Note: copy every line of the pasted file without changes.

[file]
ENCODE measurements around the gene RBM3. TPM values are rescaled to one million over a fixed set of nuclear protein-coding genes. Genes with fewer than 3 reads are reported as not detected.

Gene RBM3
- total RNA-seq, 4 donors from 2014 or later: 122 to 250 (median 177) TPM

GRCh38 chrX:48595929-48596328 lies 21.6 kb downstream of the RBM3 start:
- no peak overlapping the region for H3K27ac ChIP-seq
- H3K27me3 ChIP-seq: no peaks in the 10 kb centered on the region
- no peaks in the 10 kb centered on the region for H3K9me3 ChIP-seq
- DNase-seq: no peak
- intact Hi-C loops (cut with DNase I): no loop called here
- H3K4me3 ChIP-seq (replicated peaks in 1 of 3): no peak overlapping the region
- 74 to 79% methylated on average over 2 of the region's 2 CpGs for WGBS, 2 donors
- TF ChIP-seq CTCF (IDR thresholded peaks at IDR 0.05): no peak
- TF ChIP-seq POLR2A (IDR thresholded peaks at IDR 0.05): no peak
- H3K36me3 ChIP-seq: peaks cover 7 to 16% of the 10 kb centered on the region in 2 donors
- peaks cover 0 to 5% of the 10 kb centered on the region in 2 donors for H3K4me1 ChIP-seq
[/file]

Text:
ENCODE measurements around the gene RBM3. TPM values are rescaled to one million over a fixed set of nuclear protein-coding genes. Genes with fewer than 3 reads are reported as not detected.

Gene RBM3
- total RNA-seq, 4 donors from 2014 or later: 122 to 250 (median 177) TPM

GRCh38 chrX:48595929-48596328 lies 21.6 kb downstream of the RBM3 start:
- no peak overlapping the region for H3K27ac ChIP-seq
- H3K27me3 ChIP-seq: no peaks in the 10 kb centered on the region
- no peaks in the 10 kb centered on the region for H3K9me3 ChIP-seq
- DNase-seq: no peak
- intact Hi-C loops (cut with DNase I): no loop called here
- H3K4me3 ChIP-seq (replicated peaks in 1 of 3): no peak overlapping the region
- 74 to 79% methylated on average over 2 of the region's 2 CpGs for WGBS, 2 donors
- TF ChIP-seq CTCF (IDR thresholded peaks at IDR 0.05): no peak
- TF ChIP-seq POLR2A (IDR thresholded peaks at IDR 0.05): no peak
- H3K36me3 ChIP-seq: peaks cover 7 to 16% of the 10 kb centered on the region in 2 donors
- peaks cover 0 to 5% of the 10 kb centered on the region in 2 donors for H3K4me1 ChIP-seq